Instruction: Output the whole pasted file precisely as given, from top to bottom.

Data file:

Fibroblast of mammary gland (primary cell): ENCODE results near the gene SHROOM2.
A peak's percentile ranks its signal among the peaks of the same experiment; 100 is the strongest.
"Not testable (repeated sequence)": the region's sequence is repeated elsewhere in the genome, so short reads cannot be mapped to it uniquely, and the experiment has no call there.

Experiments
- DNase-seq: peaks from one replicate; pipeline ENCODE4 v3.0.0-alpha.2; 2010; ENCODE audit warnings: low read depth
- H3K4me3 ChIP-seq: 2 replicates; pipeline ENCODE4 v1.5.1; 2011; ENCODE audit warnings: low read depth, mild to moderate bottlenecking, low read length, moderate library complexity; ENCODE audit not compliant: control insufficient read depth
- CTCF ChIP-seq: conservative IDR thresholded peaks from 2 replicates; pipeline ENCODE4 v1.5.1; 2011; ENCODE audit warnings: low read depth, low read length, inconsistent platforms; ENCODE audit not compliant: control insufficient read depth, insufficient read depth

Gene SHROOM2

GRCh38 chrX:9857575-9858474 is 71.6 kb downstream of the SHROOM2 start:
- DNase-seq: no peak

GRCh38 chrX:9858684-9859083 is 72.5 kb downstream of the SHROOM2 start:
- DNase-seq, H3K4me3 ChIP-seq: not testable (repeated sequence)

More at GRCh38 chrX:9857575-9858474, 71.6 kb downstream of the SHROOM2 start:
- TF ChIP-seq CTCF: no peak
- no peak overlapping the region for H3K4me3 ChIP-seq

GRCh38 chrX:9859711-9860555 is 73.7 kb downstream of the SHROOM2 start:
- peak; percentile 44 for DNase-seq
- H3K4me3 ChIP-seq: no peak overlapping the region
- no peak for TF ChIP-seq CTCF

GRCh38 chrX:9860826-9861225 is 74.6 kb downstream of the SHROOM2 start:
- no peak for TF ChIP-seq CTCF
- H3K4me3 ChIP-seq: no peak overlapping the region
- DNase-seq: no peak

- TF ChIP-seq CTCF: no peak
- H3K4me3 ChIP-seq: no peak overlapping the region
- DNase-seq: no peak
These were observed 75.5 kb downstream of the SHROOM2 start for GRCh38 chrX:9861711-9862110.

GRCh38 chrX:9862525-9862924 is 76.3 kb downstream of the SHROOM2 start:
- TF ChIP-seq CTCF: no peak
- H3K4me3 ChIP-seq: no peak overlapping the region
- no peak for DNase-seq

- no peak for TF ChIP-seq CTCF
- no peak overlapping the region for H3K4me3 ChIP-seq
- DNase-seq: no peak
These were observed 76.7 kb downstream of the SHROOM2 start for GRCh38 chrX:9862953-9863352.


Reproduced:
Fibroblast of mammary gland (primary cell): ENCODE results near the gene SHROOM2.
A peak's percentile ranks its signal among the peaks of the same experiment; 100 is the strongest.
"Not testable (repeated sequence)": the region's sequence is repeated elsewhere in the genome, so short reads cannot be mapped to it uniquely, and the experiment has no call there.

Experiments
- DNase-seq: peaks from one replicate; pipeline ENCODE4 v3.0.0-alpha.2; 2010; ENCODE audit warnings: low read depth
- H3K4me3 ChIP-seq: 2 replicates; pipeline ENCODE4 v1.5.1; 2011; ENCODE audit warnings: low read depth, mild to moderate bottlenecking, low read length, moderate library complexity; ENCODE audit not compliant: control insufficient read depth
- CTCF ChIP-seq: conservative IDR thresholded peaks from 2 replicates; pipeline ENCODE4 v1.5.1; 2011; ENCODE audit warnings: low read depth, low read length, inconsistent platforms; ENCODE audit not compliant: control insufficient read depth, insufficient read depth

Gene SHROOM2

GRCh38 chrX:9857575-9858474 is 71.6 kb downstream of the SHROOM2 start:
- DNase-seq: no peak

GRCh38 chrX:9858684-9859083 is 72.5 kb downstream of the SHROOM2 start:
- DNase-seq, H3K4me3 ChIP-seq: not testable (repeated sequence)

More at GRCh38 chrX:9857575-9858474, 71.6 kb downstream of the SHROOM2 start:
- TF ChIP-seq CTCF: no peak
- no peak overlapping the region for H3K4me3 ChIP-seq

GRCh38 chrX:9859711-9860555 is 73.7 kb downstream of the SHROOM2 start:
- peak; percentile 44 for DNase-seq
- H3K4me3 ChIP-seq: no peak overlapping the region
- no peak for TF ChIP-seq CTCF

GRCh38 chrX:9860826-9861225 is 74.6 kb downstream of the SHROOM2 start:
- no peak for TF ChIP-seq CTCF
- H3K4me3 ChIP-seq: no peak overlapping the region
- DNase-seq: no peak

- TF ChIP-seq CTCF: no peak
- H3K4me3 ChIP-seq: no peak overlapping the region
- DNase-seq: no peak
These were observed 75.5 kb downstream of the SHROOM2 start for GRCh38 chrX:9861711-9862110.

GRCh38 chrX:9862525-9862924 is 76.3 kb downstream of the SHROOM2 start:
- TF ChIP-seq CTCF: no peak
- H3K4me3 ChIP-seq: no peak overlapping the region
- no peak for DNase-seq

- no peak for TF ChIP-seq CTCF
- no peak overlapping the region for H3K4me3 ChIP-seq
- DNase-seq: no peak
These were observed 76.7 kb downstream of the SHROOM2 start for GRCh38 chrX:9862953-9863352.